I am an assistant professor at the Formal Methods and Tools group at the University of Twente.
My research is connected to formal verification and synthesis, including the efficient solving of **parity games**, using **binary decision diagrams** in formal methods and **SAT/SMT solving** with **multi-core parallelism**. I like making and improving **usable research tools**.

My PhD thesis was on parallelizing decision diagram algorithms. I implemented the Sylvan multi-core decision diagram package, which supports binary decision diagrams and multi-way (list) decision diagrams with custom leaves (booleans, integers, rational functions, etc), that is, binary and multi-way algebraic decision diagrams. The package is used in several applications, including the model checkers LTSmin, Storm and IscasMC, as well as the symbolic bisimulation minimisation tool SigrefMC.

After my PhD, I worked as a Postdoc in the Formal Models and Verification group of Armin Biere, where I mostly studied parity games. I implemented the Oink parity game solver as a platform for studying different parity game algorithms and with the additional objective of practical performance. Oink is now the state-of-the-art in practical parity game solving. I also implemented the synthesis tool Knor for the SYNTCOMP competition, which accepts as input a parity automaton in the HOA specification language, and constructs as output a Mealy controller as an and-inverter-graph in the AIGER format.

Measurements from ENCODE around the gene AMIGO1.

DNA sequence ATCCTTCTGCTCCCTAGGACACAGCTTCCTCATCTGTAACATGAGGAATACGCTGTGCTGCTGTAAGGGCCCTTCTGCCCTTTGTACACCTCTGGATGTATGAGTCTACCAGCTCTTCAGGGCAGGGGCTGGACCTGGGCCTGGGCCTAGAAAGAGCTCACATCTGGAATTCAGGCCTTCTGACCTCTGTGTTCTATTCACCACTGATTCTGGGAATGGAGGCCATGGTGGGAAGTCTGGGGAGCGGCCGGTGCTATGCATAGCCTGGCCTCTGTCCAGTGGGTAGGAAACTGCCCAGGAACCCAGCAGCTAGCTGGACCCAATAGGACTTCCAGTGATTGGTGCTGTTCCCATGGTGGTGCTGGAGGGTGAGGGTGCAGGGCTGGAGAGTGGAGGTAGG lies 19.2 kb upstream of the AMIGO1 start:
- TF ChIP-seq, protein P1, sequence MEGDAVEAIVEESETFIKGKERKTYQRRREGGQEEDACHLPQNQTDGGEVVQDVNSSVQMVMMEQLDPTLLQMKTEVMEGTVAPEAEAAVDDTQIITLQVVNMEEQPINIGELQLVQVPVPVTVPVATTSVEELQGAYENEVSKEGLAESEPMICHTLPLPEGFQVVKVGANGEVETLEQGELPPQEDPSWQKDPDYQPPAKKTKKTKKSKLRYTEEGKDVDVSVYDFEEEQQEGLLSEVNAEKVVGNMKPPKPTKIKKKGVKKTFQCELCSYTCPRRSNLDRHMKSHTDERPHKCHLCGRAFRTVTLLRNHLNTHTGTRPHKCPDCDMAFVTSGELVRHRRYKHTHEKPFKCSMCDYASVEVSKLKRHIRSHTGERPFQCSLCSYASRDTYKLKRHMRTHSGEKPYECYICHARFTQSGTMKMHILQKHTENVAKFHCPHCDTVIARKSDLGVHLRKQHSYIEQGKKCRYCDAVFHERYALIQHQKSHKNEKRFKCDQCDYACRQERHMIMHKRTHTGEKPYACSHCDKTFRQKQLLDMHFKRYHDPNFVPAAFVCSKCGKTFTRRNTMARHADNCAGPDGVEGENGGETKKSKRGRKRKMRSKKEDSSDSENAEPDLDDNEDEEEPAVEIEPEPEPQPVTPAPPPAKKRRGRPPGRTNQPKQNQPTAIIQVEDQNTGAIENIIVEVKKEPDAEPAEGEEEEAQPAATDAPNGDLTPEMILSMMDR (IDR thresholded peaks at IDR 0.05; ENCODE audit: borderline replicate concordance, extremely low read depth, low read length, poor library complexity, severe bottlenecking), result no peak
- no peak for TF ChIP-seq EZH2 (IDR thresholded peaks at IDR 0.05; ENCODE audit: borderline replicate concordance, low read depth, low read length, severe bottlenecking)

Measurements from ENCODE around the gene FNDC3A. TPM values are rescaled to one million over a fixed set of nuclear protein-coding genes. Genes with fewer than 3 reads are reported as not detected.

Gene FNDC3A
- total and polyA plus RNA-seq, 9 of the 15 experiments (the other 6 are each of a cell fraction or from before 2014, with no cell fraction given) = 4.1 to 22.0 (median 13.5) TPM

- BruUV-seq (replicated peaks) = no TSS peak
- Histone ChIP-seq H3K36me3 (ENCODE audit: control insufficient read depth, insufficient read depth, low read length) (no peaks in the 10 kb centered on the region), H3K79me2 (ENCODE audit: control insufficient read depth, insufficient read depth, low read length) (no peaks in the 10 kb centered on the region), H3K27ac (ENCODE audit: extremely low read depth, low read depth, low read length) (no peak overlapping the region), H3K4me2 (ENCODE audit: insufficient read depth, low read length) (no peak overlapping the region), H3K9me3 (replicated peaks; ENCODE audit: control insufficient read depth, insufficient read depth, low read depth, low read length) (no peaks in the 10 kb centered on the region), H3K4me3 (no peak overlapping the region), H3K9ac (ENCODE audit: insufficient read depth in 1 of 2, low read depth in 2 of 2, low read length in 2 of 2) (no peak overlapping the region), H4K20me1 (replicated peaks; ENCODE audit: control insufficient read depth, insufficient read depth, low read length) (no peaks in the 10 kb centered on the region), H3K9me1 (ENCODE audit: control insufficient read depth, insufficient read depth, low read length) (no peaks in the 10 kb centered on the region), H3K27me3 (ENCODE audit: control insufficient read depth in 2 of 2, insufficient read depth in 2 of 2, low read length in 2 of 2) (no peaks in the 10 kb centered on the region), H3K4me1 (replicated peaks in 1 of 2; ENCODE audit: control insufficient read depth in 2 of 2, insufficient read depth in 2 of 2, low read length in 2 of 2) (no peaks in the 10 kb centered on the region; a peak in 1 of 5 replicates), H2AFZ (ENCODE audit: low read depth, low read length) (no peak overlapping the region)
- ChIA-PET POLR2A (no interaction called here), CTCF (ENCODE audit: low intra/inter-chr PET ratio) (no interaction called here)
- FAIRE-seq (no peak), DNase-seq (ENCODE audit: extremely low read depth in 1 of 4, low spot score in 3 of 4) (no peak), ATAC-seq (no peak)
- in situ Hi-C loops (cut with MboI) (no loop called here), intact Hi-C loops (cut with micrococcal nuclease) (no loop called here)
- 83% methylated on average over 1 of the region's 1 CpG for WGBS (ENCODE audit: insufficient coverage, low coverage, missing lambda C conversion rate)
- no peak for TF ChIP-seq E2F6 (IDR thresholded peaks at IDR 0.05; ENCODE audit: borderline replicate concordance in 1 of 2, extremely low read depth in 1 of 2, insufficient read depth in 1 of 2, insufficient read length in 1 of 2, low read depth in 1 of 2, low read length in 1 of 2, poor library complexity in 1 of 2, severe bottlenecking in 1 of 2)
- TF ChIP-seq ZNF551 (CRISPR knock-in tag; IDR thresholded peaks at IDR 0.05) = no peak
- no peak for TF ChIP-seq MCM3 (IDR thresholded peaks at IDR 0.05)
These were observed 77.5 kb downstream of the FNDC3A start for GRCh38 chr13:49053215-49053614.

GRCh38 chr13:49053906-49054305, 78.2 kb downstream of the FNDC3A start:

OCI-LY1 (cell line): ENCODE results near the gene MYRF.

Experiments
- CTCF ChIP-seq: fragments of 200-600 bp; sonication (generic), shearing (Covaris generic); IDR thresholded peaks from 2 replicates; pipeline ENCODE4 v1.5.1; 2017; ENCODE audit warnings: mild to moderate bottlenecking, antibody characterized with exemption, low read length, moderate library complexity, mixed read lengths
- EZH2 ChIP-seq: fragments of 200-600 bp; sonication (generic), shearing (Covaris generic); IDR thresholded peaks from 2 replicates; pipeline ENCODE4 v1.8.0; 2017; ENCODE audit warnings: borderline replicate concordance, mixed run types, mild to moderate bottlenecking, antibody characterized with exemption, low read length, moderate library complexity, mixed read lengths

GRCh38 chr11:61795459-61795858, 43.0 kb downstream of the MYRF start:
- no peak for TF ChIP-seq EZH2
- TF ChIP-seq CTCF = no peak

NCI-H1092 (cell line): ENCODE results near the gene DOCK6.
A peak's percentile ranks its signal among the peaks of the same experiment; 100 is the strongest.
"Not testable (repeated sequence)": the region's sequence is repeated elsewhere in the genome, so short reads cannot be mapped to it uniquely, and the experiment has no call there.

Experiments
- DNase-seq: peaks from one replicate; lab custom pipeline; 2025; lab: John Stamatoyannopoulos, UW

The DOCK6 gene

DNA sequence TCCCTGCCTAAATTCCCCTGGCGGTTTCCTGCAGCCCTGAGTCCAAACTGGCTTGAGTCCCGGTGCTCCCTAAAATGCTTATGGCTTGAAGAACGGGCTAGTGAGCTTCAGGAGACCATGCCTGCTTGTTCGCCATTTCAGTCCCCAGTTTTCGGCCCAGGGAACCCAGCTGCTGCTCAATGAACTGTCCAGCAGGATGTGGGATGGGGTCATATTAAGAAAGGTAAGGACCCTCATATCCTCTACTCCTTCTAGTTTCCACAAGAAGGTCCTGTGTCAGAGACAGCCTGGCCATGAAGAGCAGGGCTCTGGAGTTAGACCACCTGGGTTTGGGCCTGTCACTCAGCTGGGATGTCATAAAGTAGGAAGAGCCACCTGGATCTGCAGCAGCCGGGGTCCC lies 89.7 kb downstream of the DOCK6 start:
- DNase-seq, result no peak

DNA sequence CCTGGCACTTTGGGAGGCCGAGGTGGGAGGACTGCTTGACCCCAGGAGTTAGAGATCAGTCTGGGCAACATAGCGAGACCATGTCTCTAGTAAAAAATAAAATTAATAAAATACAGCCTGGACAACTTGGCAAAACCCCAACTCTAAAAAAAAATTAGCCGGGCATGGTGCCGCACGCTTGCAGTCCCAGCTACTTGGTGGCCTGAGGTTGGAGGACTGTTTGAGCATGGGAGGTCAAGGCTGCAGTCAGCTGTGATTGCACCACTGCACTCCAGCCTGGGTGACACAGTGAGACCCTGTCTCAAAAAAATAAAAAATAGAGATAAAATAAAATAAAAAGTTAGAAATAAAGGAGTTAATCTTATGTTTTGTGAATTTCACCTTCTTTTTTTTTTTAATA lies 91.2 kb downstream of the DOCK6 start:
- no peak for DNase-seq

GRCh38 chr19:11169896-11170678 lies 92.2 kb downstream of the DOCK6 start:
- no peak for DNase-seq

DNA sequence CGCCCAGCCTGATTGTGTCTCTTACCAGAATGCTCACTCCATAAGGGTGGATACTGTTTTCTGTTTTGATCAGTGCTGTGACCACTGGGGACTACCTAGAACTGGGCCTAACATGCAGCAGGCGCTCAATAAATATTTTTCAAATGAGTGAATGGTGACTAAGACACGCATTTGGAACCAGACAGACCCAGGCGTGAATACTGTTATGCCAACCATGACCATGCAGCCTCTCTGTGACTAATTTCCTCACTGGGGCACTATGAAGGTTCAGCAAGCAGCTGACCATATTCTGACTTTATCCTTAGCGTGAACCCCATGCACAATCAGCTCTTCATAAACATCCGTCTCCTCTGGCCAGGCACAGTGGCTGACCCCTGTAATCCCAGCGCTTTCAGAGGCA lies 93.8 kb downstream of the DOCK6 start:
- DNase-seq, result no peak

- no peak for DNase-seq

I continue designing algorithms that solve parity games. Hopefully one of these runs in polynomial time. My algorithms mostly use the *tangle attractor* to partition a parity game and its subgames into smaller regions, learning new tangles until winning regions are found.

- Sylvan – A multi-core implementation of decision diagrams.
- Lace – Work-stealing framework in C, similar to Cilk.
- SigrefMC – Symbolic bisimulation minimisation for LTS, CTMC and IMC systems.
- Oink – Library/implementation of various parity game algorithms.
- Knor - Reactive controller synthesis from parity automaton (HOA format) to controller (AIGER format).
- See also my Github repositories

- 2019 [Software science]
**Parity Games**(2.5 EC course in the Computer Science Master)- Four lectures and tutorial/homework to implement algorithms in Python
- Slides of all lectures

- 2019-
**Software Systems**(Module 2 of the Computer Science Bachelor)- In 2019, I was one of the teachers of the Programming line
- I now coordinate the 12 EC Module core and teach the Programming line

- 2020 [Software science]
**Model Checking and Parity Games**(5 EC course in the Computer Science Master) - 2022 [Software science]
**Model Checking and Parity Games**(5 EC course in the Computer Science Master) - 2022
**Data Science & AI: SAT/SMT solving**- I teach a minor part of ``Knowledge Representation and Reasoning’’ of Module 9 of the Computer Science Bachelor, which is about Data Science & Artificial Intelligence
- One lecture and a handful of practical assignments, in total about 0.5 EC.

- 2022
**Programming Paradigms - Logic Programming**(Module 8 of the Computer Science Bachelor)- I teach the Logic Programming strand, which is about 2 weeks of teaching. This consists of three lectures about Prolog, several practicals ran by teaching assistants, and a project.

- 2024 [Software science]
**Model Checking and Parity Games**(5 EC course in the Computer Science Master)

Students (BSc, MSc, etc) are welcome to study questions about parity games, binary decision diagrams, and related topics. I have a number of open questions and assignments available.